Lets go point by point, IMHO




    Quote Originally Posted by brouwerkent View Post
    • Though I like to think of my work as artistic, photographs are all about information or content. Clarity is something I have always valued. I am currently torn as to why I continue to shoot film because the digital stuff is cleaner, clearer and has loads more information and tonality. Despite the claims I read about film is superior...I have to question this thinking as of 2016.

    Resolving Power is not the same than sharpness. A 8x10" can deliver 500 to 800 perceptual Mpix, a 4x5 can deliver 200 Mpix. No digital stuff is near form that. Of course a Nikon D810 with a fine lens can fulfill what a 4k monitor can deliver. But technical image quality of LF is still unbeaten, by a very large margin. You may loss "sharpness" when downsize the scanned image in PS, make sure you set the right binning algorithm in the Image Size dialog: "Bicubic, ideal for reductions", this is not the default one.

    Tonality: If BW, film can record way more scene dynamic range if you need it, using compression techniques, etc Normally we compress scene dynamic range that can be even 1:100000, or just 1:30 to the output display that can reach 1:100 static contrast on paper or a monitor. TVs 1:1000000 "dynamic contrast" is missleading, a lie.

    Displaying film nice DR is easy with scan+PS, and a challenging art in the darkroom.



    Quote Originally Posted by brouwerkent View Post

    • I have been shocked how amazing some of the digital output can be and how easy it is too achieve very acceptable results. It strikes me that all the tools like Photoshop are optimized for digital images... When I make a fine film image and take the time ( a lot of time) to scan and carefully edit...when compared to digital....the film scans are ok but not a clean or informational as digital.

    Are we film addicts delusional??? Are the results any better than digital...I have my doubts now. Certainly not from a technical perspective. Film cannot resolve what a quality dslr can resolve at this point. So what is the point...other than the pleasure of craft and a different way of working???

    Here are some points that should be considered for digital.
    Digital cameras have a number of hidden sharpenning work, you can apply also to your scans from film, you can also adulterate microcontrast of your film like digital, by adaptative contrast plugins, or the "structure" control from instagram. Digital workflow is optimized to display "sharpness" in a 2 MPix environement, Full HD 1920x1080. Not many pixels for our eye, if you come from a 200 Mpixels 4x5" image you have to tune the reduced 2MPix of your picture in order it looks sharp in a 2 MPix monitor/Tv.


    Quote Originally Posted by brouwerkent View Post

    • Because it is faster to shoot, the results can be more fluid and dynamic. Frankly, some of my view camera stuff looks stiff, static and clunky. Even though I shoot most of my digital on a tripod, I find I make many more variations and frequently find the results more engaging.

    I suppose I am looking for justification to leave my film days behind me. I appreciate those who love the craft...I do as well. But on the assumption that the "print" is the goal...I cannot find much justification in film anymore. As an aside...I left analogue printing behind over 10 years ago and have not looked back. I have been reluctant to abandon film...but I now have doubts. Perhaps the technology has finally exceeded my wildest expectations???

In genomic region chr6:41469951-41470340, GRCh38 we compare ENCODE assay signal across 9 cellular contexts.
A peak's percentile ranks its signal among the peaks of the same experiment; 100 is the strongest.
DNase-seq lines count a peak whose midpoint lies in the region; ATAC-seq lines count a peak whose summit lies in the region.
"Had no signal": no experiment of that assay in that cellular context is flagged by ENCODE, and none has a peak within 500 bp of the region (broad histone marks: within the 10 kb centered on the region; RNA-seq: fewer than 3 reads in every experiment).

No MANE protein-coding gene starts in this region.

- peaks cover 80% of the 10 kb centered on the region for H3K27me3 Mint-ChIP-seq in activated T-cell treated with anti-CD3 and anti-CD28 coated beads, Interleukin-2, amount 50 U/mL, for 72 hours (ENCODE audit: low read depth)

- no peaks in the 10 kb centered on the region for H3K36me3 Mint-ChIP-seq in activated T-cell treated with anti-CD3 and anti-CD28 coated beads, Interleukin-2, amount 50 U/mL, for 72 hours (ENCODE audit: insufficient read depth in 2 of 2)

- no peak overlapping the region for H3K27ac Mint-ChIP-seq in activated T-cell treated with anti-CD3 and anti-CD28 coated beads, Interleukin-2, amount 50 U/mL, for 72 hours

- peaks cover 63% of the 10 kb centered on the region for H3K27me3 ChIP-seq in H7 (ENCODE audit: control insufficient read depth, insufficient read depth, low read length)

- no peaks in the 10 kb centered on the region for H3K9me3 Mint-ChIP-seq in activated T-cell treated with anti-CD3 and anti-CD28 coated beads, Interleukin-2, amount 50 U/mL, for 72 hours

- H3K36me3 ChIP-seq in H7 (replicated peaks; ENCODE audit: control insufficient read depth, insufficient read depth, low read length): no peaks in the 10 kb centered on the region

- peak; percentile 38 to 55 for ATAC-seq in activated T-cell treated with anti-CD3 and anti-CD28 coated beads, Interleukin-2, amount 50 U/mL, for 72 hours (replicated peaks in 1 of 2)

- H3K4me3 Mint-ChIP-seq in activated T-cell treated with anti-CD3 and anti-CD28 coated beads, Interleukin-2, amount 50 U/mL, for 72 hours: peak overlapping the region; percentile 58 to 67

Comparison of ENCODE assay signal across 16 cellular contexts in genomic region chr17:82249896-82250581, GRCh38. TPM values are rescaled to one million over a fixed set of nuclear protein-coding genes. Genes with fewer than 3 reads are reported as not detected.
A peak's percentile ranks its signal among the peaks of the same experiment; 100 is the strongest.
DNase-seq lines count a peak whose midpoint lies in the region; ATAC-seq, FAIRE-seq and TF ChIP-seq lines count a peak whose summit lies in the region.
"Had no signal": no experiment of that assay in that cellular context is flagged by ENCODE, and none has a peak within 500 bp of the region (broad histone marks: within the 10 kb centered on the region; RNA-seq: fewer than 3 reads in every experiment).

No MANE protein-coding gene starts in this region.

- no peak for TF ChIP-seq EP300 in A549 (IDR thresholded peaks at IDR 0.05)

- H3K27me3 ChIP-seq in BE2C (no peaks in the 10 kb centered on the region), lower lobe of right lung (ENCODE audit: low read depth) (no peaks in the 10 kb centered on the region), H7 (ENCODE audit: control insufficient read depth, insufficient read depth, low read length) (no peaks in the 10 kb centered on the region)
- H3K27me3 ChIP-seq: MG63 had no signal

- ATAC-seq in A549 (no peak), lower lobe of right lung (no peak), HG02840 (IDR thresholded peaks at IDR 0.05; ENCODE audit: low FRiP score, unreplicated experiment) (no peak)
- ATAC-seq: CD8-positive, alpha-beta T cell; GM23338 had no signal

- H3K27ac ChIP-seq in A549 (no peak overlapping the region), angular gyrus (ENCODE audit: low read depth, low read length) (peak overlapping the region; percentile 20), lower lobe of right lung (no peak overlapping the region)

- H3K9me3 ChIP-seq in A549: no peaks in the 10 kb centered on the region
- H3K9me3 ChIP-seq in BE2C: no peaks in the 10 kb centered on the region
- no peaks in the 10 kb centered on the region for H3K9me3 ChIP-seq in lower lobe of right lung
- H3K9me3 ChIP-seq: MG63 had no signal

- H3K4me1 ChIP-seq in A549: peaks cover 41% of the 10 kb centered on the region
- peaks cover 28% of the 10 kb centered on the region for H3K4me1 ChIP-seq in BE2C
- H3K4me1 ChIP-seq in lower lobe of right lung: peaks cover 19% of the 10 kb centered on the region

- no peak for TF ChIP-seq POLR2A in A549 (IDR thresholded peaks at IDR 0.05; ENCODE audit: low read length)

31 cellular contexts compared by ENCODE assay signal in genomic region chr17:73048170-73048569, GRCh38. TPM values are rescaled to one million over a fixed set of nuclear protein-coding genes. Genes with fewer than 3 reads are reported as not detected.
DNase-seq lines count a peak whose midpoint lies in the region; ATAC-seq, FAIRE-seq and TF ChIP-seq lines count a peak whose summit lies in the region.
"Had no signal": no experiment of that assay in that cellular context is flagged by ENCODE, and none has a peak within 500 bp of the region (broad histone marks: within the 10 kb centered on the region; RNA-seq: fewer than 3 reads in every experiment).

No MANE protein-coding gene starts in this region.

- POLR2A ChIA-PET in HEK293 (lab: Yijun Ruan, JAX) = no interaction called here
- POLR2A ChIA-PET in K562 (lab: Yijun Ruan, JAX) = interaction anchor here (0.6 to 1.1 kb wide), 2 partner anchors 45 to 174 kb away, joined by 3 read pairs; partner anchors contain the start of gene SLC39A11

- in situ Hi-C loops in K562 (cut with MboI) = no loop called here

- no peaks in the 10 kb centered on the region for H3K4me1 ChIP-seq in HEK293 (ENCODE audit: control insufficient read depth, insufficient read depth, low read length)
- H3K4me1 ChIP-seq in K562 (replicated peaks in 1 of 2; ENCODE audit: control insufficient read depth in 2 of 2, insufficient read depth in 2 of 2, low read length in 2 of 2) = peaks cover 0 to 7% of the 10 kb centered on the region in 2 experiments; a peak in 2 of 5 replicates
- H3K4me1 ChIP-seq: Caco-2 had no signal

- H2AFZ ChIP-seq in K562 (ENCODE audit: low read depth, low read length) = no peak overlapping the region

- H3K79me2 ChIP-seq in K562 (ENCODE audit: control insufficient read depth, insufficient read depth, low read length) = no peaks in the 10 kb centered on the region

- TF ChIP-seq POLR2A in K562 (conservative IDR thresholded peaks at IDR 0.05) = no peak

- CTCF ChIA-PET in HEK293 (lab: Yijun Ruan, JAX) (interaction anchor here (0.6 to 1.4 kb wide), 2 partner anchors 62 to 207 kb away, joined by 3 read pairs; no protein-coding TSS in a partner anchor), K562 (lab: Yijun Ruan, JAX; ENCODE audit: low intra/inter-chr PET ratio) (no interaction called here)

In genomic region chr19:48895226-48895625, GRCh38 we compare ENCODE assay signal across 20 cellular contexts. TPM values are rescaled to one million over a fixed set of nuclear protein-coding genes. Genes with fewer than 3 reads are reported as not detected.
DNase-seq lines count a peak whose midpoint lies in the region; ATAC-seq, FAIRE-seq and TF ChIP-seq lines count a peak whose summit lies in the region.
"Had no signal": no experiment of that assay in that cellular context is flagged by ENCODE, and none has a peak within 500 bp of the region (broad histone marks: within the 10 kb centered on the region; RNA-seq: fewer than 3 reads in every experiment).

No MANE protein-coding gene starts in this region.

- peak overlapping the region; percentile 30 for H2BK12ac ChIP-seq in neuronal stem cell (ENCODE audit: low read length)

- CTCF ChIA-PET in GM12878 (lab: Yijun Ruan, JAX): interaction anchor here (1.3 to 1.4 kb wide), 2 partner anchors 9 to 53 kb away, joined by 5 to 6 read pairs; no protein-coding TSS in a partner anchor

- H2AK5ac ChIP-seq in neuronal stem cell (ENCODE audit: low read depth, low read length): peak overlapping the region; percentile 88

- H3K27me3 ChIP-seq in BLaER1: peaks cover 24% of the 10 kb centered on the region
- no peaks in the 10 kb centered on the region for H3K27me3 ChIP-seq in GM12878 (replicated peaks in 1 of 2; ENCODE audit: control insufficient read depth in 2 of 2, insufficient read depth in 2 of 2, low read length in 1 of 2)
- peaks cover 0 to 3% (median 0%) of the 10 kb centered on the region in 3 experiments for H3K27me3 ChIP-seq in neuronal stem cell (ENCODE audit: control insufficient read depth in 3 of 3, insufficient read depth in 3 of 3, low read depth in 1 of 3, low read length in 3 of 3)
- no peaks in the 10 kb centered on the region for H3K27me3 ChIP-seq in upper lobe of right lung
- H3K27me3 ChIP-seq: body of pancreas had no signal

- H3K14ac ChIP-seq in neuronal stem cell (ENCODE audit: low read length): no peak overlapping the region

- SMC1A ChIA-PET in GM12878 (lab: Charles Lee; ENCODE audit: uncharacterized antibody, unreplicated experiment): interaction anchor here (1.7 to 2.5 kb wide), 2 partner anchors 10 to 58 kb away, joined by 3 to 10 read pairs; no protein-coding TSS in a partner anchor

Digital gear allows photographers to bring home some 2000 pictures every day. ¿Do you need that? ¿Have you any picture of those 2000 that you are to see again in the future? ¿Are it all to be lost in next computer crash? ¿Will it remain hidden in the cloud?

    Masters proved that a single shot from a wood camera is enough, and "pixel counters" proved that 14 frames/second with 200 full frame buffer (D5) is mostly sterile.


    Film offers little today to commercial and news photographers.


    But... ¿what do film offer to artists? (I include those that makes photographs for personal joy)


    I'd suggest you review Karsh, for example, how he used toe, the smooth highlight roll off, the chiaroscuro. There is an ¡ncredible aesthetic/imaging culture there. Also the usage of grain structure is an entire world.

    This look can be simulated digitally to some extend.

    So it is a matter of love. One can love using those tools to get that aesthetic, or one can not give value to it.

    Today we also have the hybrid process. We can scan film, then adjust, and then print it with a Lightjet on silver paper, even fiber paper, and then do selenium.

    And also we can make powerful BW slides, from (TMax, TXP) reversal, or a contact print on film. Cook it a bit dense. Then take a 5000cd/m2 light table. This can make a hard man cry.

    Then there is Velvia 8x10" on a powerful light table... if you take a 8x magnifier you can be a full day exploring it.

  10. #10
    Resident Heretic Bruce Watson's Avatar
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    Re: Wondering why I still shoot film

    Quote Originally Posted by brouwerkent View Post
    Perhaps it is due to some life changes...getting older... I am currently finding film (4x5 and 5x7) to offer diminishing returns.
    If that's true, you probably aren't using camera movements much, or at all. In that case, finding that film is offering diminished returns is expected.

    But if you need camera movements to do what you need to do, film is still the only game in town. There (still) aren't any 5x4 (or larger) digital sensors, and if you aren't working at least as big as 5x4, movements are difficult to use because they are difficult to see on the GG.

    Bruce Watson